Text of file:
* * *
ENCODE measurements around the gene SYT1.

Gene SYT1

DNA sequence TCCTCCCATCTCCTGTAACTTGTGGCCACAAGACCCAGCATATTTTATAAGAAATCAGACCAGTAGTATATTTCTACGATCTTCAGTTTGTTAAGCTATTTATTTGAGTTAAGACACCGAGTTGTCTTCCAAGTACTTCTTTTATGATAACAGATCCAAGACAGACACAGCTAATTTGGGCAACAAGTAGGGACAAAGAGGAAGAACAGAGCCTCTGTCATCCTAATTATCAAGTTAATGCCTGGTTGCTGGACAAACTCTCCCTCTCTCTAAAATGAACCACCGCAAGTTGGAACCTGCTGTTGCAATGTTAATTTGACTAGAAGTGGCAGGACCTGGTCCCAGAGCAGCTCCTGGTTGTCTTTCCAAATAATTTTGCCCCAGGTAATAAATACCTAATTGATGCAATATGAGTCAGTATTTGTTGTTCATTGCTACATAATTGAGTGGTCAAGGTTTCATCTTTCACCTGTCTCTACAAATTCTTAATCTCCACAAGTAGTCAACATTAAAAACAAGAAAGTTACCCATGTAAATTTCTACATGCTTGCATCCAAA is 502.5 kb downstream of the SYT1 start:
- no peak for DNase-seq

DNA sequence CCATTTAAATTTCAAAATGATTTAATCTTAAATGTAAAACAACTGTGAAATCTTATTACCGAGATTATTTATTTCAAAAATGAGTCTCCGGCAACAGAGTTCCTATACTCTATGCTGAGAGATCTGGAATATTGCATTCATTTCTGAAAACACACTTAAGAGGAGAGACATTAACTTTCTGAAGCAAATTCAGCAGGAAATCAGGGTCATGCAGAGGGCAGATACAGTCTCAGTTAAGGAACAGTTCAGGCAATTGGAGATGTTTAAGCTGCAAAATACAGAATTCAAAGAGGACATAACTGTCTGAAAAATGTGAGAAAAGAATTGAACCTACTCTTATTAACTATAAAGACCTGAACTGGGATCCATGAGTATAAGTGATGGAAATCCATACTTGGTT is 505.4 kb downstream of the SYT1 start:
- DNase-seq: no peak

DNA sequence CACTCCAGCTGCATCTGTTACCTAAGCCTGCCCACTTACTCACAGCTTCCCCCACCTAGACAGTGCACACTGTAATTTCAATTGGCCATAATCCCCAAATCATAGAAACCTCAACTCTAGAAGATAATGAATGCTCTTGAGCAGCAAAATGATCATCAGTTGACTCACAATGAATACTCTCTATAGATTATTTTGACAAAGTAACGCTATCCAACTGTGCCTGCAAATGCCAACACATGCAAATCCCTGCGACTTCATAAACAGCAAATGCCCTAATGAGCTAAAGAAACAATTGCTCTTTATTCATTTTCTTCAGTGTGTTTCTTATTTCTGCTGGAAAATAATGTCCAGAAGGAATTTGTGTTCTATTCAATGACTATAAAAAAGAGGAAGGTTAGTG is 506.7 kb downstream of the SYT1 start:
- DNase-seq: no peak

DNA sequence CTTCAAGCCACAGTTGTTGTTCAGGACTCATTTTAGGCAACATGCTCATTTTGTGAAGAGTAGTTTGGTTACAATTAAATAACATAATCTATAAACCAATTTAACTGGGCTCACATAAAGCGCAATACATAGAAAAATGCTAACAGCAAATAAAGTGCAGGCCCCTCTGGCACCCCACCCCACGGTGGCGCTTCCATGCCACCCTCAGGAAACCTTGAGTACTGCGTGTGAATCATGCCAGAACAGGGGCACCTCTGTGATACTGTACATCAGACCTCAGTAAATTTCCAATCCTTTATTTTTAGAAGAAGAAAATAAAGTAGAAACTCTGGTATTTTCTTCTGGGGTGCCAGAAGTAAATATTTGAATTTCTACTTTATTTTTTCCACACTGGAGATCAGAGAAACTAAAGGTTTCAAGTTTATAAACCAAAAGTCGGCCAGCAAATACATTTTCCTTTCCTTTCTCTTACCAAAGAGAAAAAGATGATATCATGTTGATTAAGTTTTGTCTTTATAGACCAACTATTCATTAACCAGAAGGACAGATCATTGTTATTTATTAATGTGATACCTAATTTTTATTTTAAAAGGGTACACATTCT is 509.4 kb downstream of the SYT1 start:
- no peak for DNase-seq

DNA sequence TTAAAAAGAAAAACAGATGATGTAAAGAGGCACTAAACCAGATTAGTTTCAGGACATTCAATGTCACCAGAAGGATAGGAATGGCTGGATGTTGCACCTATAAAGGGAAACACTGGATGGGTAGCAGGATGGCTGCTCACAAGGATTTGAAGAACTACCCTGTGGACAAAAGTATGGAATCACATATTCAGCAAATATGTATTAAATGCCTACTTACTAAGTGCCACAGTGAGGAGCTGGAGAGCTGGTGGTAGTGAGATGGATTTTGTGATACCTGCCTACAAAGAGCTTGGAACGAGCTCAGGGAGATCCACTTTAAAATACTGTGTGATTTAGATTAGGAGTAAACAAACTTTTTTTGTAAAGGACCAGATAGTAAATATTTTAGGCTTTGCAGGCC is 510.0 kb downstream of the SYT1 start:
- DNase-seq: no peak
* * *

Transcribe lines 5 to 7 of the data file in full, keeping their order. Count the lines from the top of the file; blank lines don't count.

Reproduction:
DNA sequence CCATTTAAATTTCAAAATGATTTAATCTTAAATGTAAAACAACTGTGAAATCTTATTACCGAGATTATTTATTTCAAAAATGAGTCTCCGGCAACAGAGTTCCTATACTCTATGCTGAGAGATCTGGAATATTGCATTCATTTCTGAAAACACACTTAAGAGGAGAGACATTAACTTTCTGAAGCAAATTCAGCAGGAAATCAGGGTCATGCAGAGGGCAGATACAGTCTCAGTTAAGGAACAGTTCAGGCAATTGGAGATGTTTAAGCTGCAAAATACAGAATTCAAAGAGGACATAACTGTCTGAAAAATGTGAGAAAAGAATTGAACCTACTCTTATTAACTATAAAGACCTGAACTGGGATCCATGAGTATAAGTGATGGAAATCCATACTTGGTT is 505.4 kb downstream of the SYT1 start:
- DNase-seq: no peak

DNA sequence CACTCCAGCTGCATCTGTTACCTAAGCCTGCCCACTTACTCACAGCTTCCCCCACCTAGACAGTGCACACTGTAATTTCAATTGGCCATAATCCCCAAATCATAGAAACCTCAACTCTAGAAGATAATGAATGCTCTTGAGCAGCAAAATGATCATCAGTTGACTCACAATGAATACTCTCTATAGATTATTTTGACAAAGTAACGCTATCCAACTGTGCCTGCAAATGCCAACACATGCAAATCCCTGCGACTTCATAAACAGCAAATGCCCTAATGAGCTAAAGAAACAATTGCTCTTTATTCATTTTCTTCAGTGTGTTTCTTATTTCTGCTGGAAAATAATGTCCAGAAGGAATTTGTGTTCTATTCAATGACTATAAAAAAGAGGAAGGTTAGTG is 506.7 kb downstream of the SYT1 start: